Kill Your Darlings
New York, 1943. Allen Ginsberg, played by Daniel Radcliffe, enters Columbia University and gets to know the extravagant Lucien Carr, who introduces the young Ginsberg to a drug-fuelled circle of artistic friends.
They eventually call themselves The New Vision and decide to start a literary revolution, even though none of them has ever really written anything. ‘It is really difficult and scary to show other people what you’ve written for the first time. The movie portrays that struggle very well.’
Ginsberg eventually reads his first poem to Jack Kerouac and Carr in a rowing boat that they have stolen. Whereas they are impressed, Joost Oomen isn’t. ‘It wasn’t a good poem, just a load of hippie nonsense. Most first poems are like that, and so were mine.’
He recalls his first performance, at the age of 17. ‘I was asked to recite a few poems at an event in Leeuwarden. Even though I had experience of performing as the drummer in my band, I was very nervous. So I recited them really quickly, just to get it over with.’
The friends go out together, take all sorts of drugs and regularly skip class. In an era of American history in which homosexuality was regarded as a disease and explicit books were locked up in a prohibited section of the library, The New Vision saw it as their duty to break the law – much to the displeasure of their literature professor, who told them that if they wanted to set the world on fire, they should travel to Europe to join the war.
‘You can see that they are trying to find things to write about by taking drugs and doing crazy things’, says Oomen. ‘However, although some life experience is necessary to write a good poem, those experiences are usually not planned. Eventually, Ginsberg wrote his best work, Howl, at a time when he was completely honest with himself and the world.’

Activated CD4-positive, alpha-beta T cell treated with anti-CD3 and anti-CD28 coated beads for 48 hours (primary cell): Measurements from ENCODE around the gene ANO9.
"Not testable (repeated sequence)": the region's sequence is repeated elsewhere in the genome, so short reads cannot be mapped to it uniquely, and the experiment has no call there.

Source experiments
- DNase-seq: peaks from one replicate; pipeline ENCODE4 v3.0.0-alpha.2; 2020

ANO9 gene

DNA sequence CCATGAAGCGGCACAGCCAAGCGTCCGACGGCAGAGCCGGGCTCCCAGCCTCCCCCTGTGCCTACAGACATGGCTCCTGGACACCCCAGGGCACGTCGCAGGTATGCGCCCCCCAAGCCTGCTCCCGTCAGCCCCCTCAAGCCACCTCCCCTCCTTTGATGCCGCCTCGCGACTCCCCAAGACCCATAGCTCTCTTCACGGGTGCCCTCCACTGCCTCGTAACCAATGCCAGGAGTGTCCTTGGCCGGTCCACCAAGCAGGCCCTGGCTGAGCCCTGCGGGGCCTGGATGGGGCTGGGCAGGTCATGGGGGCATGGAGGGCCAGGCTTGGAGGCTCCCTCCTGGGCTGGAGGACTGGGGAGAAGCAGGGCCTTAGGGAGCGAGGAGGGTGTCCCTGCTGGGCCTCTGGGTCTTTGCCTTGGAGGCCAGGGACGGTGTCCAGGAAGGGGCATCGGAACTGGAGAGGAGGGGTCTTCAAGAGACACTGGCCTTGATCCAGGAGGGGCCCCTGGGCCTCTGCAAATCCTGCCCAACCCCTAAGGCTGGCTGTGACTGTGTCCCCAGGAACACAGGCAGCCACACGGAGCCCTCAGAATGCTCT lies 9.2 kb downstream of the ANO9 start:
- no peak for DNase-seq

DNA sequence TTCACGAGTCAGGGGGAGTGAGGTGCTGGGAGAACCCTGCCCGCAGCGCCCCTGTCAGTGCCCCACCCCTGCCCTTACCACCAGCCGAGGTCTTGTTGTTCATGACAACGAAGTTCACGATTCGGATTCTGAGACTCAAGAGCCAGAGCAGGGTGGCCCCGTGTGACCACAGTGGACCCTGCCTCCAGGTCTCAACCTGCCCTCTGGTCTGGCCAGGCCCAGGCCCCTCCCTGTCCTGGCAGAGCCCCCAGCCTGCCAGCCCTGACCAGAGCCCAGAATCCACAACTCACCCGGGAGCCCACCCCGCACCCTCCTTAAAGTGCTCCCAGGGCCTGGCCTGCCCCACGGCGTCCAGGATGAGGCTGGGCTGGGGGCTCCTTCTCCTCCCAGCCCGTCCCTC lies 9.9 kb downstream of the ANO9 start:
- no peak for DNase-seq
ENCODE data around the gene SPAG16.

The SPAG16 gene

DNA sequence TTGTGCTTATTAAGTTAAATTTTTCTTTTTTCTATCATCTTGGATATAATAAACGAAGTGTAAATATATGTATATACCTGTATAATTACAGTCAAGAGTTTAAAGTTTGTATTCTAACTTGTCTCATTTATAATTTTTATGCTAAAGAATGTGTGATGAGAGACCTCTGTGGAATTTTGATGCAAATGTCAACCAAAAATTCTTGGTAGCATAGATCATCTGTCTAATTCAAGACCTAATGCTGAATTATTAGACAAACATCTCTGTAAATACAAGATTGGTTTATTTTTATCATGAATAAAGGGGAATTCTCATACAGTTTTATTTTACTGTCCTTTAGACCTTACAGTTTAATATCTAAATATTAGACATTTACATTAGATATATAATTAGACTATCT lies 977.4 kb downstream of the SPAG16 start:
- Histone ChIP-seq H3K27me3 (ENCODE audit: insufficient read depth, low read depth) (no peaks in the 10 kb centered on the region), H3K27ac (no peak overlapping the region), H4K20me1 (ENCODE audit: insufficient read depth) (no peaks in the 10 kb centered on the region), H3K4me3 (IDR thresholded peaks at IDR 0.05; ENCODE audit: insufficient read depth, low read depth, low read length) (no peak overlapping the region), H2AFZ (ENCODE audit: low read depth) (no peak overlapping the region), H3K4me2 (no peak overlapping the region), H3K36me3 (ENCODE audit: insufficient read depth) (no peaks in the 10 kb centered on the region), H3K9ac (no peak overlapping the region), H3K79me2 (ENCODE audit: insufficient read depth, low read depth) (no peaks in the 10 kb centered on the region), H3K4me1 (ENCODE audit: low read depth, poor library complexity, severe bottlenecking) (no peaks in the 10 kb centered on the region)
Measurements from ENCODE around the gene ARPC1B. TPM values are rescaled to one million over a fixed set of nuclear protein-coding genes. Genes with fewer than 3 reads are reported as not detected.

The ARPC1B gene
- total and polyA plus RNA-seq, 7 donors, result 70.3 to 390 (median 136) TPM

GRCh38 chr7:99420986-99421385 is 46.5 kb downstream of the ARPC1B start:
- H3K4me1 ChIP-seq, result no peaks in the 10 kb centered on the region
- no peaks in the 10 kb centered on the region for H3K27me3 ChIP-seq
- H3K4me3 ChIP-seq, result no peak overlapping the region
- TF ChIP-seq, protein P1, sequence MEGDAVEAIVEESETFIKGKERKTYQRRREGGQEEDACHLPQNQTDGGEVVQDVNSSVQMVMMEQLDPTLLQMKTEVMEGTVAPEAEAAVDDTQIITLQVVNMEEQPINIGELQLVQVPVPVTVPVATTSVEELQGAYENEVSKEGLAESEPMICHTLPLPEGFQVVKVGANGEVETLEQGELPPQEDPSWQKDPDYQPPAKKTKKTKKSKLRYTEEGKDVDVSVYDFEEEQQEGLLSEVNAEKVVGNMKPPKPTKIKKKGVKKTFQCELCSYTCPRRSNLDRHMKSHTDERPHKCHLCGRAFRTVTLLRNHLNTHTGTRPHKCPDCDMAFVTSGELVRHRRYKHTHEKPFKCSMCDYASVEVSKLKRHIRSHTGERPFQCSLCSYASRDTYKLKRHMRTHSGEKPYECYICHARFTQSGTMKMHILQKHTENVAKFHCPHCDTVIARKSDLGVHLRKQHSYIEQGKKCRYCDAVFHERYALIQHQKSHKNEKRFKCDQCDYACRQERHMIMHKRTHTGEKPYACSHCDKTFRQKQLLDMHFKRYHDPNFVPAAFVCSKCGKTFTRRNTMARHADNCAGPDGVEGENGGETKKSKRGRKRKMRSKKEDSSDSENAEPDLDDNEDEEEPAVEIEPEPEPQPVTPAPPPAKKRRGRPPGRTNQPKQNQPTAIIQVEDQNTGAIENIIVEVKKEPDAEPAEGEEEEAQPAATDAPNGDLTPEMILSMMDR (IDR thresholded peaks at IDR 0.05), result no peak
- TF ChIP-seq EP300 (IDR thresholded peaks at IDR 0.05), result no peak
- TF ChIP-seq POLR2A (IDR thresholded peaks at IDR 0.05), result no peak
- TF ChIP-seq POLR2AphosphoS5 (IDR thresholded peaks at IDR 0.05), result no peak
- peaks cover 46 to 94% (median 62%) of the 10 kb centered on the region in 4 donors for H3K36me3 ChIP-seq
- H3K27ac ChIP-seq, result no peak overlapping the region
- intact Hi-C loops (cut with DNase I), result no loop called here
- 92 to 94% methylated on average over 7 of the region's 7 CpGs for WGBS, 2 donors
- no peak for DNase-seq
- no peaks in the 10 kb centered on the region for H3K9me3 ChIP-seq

Exciting and energetic
Even though Kill Your Darlings is about poets, there is little poetry in it. The plot is exciting, jazzy and energetic. There is never a dull moment. David Kammerer, who is desperately in love with Carr but is rejected by him again and again, eventually acts as the catalyst.
The different battles each character has to fight finally result in a powerful scene in which Ginsberg, Carr, Kerouac and Burroughs all seal their fates. ‘That scene shows what’s going to happen to them in the future. It was very nicely done’, says Oomen.
‘Kill your darlings’, says the literature professor. It is an oft-heard adage in writing classes, and it is exactly what Ginsberg, Carr and the others do, each in their own way. Not only did they contribute to the history of literature, they also provoked an exciting movie. Oomen agrees. ‘Some parts were typically American, but the movie nicely combined the uncertainties of a poet just starting out with an exciting plot.’